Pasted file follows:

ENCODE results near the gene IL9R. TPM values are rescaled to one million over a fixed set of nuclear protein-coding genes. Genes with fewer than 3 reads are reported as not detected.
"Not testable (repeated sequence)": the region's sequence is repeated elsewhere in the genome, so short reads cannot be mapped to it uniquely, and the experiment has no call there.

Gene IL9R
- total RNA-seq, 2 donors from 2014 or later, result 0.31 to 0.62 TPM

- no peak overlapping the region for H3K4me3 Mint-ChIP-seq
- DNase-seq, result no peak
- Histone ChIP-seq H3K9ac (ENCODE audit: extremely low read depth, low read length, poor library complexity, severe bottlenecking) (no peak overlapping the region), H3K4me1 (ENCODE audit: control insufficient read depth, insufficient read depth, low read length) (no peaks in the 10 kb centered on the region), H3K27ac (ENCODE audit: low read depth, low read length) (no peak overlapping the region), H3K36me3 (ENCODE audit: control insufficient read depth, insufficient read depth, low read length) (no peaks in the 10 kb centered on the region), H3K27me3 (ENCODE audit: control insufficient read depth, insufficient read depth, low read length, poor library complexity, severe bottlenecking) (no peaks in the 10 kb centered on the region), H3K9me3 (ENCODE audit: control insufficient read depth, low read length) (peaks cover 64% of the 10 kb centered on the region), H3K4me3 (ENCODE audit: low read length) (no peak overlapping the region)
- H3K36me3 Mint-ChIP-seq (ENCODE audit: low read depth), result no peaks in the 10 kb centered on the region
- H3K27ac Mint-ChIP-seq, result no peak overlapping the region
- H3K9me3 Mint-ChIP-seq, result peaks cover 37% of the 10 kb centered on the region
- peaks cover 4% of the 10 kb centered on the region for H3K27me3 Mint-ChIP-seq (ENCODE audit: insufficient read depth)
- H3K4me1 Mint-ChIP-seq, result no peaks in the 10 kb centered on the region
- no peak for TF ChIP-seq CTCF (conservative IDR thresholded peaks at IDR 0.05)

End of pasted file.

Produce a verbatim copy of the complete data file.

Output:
ENCODE results near the gene IL9R. TPM values are rescaled to one million over a fixed set of nuclear protein-coding genes. Genes with fewer than 3 reads are reported as not detected.
"Not testable (repeated sequence)": the region's sequence is repeated elsewhere in the genome, so short reads cannot be mapped to it uniquely, and the experiment has no call there.

Gene IL9R
- total RNA-seq, 2 donors from 2014 or later, result 0.31 to 0.62 TPM

- no peak overlapping the region for H3K4me3 Mint-ChIP-seq
- DNase-seq, result no peak
- Histone ChIP-seq H3K9ac (ENCODE audit: extremely low read depth, low read length, poor library complexity, severe bottlenecking) (no peak overlapping the region), H3K4me1 (ENCODE audit: control insufficient read depth, insufficient read depth, low read length) (no peaks in the 10 kb centered on the region), H3K27ac (ENCODE audit: low read depth, low read length) (no peak overlapping the region), H3K36me3 (ENCODE audit: control insufficient read depth, insufficient read depth, low read length) (no peaks in the 10 kb centered on the region), H3K27me3 (ENCODE audit: control insufficient read depth, insufficient read depth, low read length, poor library complexity, severe bottlenecking) (no peaks in the 10 kb centered on the region), H3K9me3 (ENCODE audit: control insufficient read depth, low read length) (peaks cover 64% of the 10 kb centered on the region), H3K4me3 (ENCODE audit: low read length) (no peak overlapping the region)
- H3K36me3 Mint-ChIP-seq (ENCODE audit: low read depth), result no peaks in the 10 kb centered on the region
- H3K27ac Mint-ChIP-seq, result no peak overlapping the region
- H3K9me3 Mint-ChIP-seq, result peaks cover 37% of the 10 kb centered on the region
- peaks cover 4% of the 10 kb centered on the region for H3K27me3 Mint-ChIP-seq (ENCODE audit: insufficient read depth)
- H3K4me1 Mint-ChIP-seq, result no peaks in the 10 kb centered on the region
- no peak for TF ChIP-seq CTCF (conservative IDR thresholded peaks at IDR 0.05)